One of the most common types of tree disease is wood or trunk decay. Decay in a tree can result in dangerously weak trees, unsightly trees, or in shortening the life of the tree. Decay in a tree cannot be cured. Proper tree care can, however, prevent decay or greatly limit the progress of decay in the tree.
Decay is a condition that results from the digestion of wood by fungi and other microbes. Wounds through the bark start the processes that lead to decay. Wounds that expose the wood can be caused by animals, insects, birds, fire, storms, freezes, and the activities of humans, such as pruning. Of course, not all wounds lead to decay. Proper care of tree wounds can lessen the chance that decay will result.
When a tree is wounded, a natural process begins that results in the covering of the wound by bark and new wood. This is called wound closure, "callusing over," or "wound healing." Natural processes also begin that make wood beneath the wound unsuitable for growth of decay organisms. Proper treatment of wounds can hasten both of these processes.
Proper care of tree wounds begins with practices that promote callusing growth. Recent research work has shown that when a tree produces callus rapidly, the extent of the natural discoloration of the wood in the trunk above and below a wound is less than when callusing is poor. This is important because decay takes place only in discolored wood. Rapid callus production commonly occurs in the spring when trees are growing vigorously. Thus, to reduce decay hazard, the best time to make large pruning wounds is from the time that buds start to swell until the leaves are nearly fully expanded. This is usually in March, April, or May for much of Ohio. The sort of large wounds we are referring to are those involving branches larger than 11/2 inches in diameter.
|Figure 1. Trim branches without collars
flush to the trunk.
|Figure 2. Trim branches with collars or other|
natural projections at the collar edge.
In the past it has been recommended that the bark around ragged wounds on the trunk or large branches be trimmed away from the wound in an elliptical form, with the greatest dimension of the ellipse above and below the wound. Recent research suggests that when wounds are made in the spring (as recommended above) this is not a good practice. This is because trimming away healthy bark may lead to increased wood discoloration and hence to increased decay. Elliptical trimming may not be important when wounds occur in late summer or fall either. The bark over these sorts of wounds tends to die and become loose in an elliptical fashion naturally.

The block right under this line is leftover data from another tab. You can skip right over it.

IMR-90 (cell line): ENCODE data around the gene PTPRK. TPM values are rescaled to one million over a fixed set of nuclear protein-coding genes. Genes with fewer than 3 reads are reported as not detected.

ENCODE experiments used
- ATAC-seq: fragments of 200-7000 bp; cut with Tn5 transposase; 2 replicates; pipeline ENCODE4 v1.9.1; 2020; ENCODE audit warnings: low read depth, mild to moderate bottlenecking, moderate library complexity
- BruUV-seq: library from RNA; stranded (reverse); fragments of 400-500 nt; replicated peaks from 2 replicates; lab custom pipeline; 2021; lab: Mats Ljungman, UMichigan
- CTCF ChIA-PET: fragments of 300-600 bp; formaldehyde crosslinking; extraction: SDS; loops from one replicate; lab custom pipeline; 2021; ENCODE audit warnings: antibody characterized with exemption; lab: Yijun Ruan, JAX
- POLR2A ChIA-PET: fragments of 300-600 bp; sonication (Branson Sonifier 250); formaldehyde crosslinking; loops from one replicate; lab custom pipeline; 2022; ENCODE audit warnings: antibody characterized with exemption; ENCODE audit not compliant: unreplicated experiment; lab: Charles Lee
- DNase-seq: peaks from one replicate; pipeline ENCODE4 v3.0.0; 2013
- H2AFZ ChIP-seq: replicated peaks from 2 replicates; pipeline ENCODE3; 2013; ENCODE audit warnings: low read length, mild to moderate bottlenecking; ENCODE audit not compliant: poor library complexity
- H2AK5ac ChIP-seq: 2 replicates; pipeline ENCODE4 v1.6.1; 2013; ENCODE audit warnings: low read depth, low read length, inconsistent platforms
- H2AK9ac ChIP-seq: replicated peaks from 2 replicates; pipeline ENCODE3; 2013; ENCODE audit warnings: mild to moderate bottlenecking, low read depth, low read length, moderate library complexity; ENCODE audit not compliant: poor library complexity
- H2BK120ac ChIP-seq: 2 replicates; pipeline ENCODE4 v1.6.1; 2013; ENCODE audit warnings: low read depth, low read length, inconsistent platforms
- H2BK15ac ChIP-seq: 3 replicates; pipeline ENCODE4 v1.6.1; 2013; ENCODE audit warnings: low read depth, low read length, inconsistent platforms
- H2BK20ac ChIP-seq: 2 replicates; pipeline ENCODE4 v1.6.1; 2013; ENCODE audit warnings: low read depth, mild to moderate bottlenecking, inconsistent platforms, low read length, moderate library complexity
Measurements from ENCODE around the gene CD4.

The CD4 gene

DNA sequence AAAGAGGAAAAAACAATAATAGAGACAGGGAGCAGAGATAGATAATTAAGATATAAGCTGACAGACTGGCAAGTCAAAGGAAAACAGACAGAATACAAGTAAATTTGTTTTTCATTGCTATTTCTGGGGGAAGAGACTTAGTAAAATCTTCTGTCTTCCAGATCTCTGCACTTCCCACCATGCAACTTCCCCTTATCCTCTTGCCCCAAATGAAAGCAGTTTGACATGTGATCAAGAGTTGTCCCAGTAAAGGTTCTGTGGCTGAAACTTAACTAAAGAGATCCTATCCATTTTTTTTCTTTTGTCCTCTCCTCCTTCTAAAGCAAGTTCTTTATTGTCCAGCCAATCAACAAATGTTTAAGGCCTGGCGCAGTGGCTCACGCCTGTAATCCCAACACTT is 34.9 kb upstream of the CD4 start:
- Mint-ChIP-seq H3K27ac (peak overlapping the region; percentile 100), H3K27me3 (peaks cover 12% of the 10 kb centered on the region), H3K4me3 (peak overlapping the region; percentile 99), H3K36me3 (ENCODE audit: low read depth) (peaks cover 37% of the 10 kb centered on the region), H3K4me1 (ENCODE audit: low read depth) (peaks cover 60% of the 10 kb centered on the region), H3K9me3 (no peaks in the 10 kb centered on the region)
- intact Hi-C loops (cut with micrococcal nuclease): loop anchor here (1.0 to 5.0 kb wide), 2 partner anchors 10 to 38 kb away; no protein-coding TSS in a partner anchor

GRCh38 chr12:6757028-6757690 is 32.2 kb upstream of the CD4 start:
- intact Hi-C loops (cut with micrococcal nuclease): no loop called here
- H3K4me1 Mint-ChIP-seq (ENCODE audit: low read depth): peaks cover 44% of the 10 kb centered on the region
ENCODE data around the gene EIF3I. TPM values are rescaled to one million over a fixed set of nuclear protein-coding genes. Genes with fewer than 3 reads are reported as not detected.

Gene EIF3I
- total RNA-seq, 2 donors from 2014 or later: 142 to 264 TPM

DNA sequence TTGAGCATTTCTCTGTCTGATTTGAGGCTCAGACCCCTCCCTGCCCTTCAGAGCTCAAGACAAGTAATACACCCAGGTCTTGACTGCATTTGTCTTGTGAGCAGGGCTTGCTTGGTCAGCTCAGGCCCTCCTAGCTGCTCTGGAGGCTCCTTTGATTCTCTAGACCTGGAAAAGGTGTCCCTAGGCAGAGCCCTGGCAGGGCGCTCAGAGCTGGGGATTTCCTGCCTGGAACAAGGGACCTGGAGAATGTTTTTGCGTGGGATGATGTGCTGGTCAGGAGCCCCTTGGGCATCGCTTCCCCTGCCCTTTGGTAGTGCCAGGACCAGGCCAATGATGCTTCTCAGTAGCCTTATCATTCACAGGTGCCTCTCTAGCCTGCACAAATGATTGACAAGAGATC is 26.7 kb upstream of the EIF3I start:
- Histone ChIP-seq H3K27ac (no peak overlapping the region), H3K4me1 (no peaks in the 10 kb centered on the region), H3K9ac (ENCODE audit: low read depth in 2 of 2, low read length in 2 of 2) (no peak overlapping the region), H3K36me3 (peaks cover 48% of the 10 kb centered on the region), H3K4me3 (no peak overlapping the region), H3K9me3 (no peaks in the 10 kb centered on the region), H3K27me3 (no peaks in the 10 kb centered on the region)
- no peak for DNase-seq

Healing associated with branch stubs may often be delayed and lead to increased decay within the tree if the stub is not properly pruned off. Cutting flush with the tree is generally best (Figure 1). Some branches have collars, "shoulders" or other natural projections. These should not be trimmed off (Figure 2). When natural projections or collars are removed, not only is there a larger area to be callused over, but chances of decay organisms entering the wound and becoming established are greater. Branch stubs previously incorrectly pruned should be corrected as promptly as possible. Care should be taken, however, not to cut into the new callus tissue that has begun to form in response to the wound.
Try to keep wounded trees growing vigorously. This will increase the rate of wound closure and reduce the amount of discolored wood and decay associated with wounds. Trees should be fertilized properly and watered during droughts. Aerate the soil if it is compacted. Do not plant trees that will grow to be large too close to a house, paved area, or other restrictive object or soil situation. Thin out less valuable, competing trees. Take measures to control debilitating insect infestations. Protect the tree from wounds made by careless mowing or weeding practices. Prune badly broken branches promptly. You may use wound dressings if you wish; however, some tree care specialists feel that wound dressings interfere with healing or callusing. A light application of tree wound dressing does indicate that someone attended to the problem and may make a pruning job look better or more professional.
Trees in the urban landscape must be helped. Early in the life of the tree, establish sound maintenance programs for all trees. Part of such maintenance is the prevention of wounds, maintenance of tree vigor, and proper wound care.
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Keith L. Smith, Associate Vice President for Ag. Adm. and Director, OSU Extension.
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